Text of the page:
HERPES SIMPLEX VIRUS TYPE NON-SPECIFIC IGG AB WITH REFLEX TO TYPE 1 AND 2 SPECIFIC
- HERPES SIMPLEX VIRUS TYPE NON-SPECIFIC IGG AB WITH REFLEX TO TYPE 1 AND 2 SPECIFIC
- Start Date
- Expiration Date
- HSV IgG Abs, Type Non-Specfic, with Reflex
- CPT Codes
- 86694 If reflexed, add: 86695, 86696
- Reference Test
- Transport Info
- Fasting Required?
- Patient Instructions
- Reference Range
Type Non-Specific: Chemiluminescent Enzyme Immunoassay
Type-Specific (If Indicated): Multiplex Flow Immunoassay (MFI)
Herpes Simplex virus (HSV) antibody testing can be used to aid in the diagnosis of initial or primary infections due to either Herpes Simplex Type 1 or Type 2 viruses, reinfection or reactivation of latent viruses, and also to determine immunologic status or experience with HSV.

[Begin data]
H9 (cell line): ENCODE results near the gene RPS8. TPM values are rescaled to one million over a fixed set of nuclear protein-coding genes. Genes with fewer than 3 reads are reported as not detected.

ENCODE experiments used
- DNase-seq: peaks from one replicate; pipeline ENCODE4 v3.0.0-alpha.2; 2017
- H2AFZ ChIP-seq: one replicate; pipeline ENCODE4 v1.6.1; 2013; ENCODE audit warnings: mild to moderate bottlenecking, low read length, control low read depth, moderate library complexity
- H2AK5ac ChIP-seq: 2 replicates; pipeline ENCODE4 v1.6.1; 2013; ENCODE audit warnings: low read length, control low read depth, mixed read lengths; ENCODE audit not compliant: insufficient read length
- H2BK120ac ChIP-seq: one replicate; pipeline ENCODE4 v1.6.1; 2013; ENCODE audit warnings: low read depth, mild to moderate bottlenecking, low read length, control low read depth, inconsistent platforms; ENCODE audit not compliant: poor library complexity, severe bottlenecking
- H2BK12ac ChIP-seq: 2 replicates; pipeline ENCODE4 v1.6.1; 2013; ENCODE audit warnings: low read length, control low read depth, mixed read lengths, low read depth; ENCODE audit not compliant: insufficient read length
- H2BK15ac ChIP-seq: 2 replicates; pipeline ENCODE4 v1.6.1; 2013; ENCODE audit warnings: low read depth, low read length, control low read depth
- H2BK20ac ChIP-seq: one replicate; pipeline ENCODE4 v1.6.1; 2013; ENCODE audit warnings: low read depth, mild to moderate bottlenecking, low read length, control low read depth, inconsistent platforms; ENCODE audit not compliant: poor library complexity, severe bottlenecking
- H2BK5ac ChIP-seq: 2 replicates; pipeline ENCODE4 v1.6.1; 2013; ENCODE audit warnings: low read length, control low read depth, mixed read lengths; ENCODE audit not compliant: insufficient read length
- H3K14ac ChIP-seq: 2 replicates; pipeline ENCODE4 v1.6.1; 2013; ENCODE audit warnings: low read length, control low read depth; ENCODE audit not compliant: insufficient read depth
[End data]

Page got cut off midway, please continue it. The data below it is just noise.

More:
Herpes Simplex Virus (HSV) Type 1 is generally associated with oral infections and other infections above the waist whereas HSV Type 2 is generally associated with genital infections and other infections below the waist. This distinction, however, is not completely specific as either viral type can be associated with either oral or genital infections. Type 1 and Type 2 viruses share many common antigens so antibodies that form in response to one viral type often cross-react with the other. Specific testing for antibodies against one viral type are available but nonspecific type antibody testing can be used as a screening tests and are often less expensive. Testing of paired sera samples for IgG antibodies from 10 day to 2 week intervals can be useful in the detection of active infections including primary, reactivated or recurrent infections. Generally a fourfold or greater increase in IgG titer between acute and convalescent sera indicates recent or active infection. The presence of IgM antibodies to HSV in a single sample also usually reflects an active infection, although not necessarily a primary one. Note: In some patient populations the presence of HSV antibodies (mainly IgG) can be detected in as many as 1/2 to 2/3 of newborn infants due to passive transplacental transfer from the mother. The number of antibody-positive infants then decreases to a very small percentage at 6 months to one year of age. In children, that percentage then gradually increases to 40-70% by age 14 and to even higher percentage in late adulthood. Therefore, a single laboratory result, particularly for IgG antibodies, is often not very meaningful. Other limitations of HSV antibody testing include the report that some individuals fail to develop detectable antibody levels after infection indicating that lack of seroconversion does not exclude the possibility of infection. HSV antibody test should not be used by themselves for the diagnosis of current HSV infection in pregnant women. Also, a rising serum antibody titer is not sufficient for diagnosing HSV encephalitis. However, it should be considered in a presence of high antibody level in cerebrospinal fluid. Testing results on immunocompromised or immunosuppressed patients may be difficult to interpret or even misleading. Patients with positive test for Rheumatoid Factor may exhibit false positive HSV IgM antibody testing.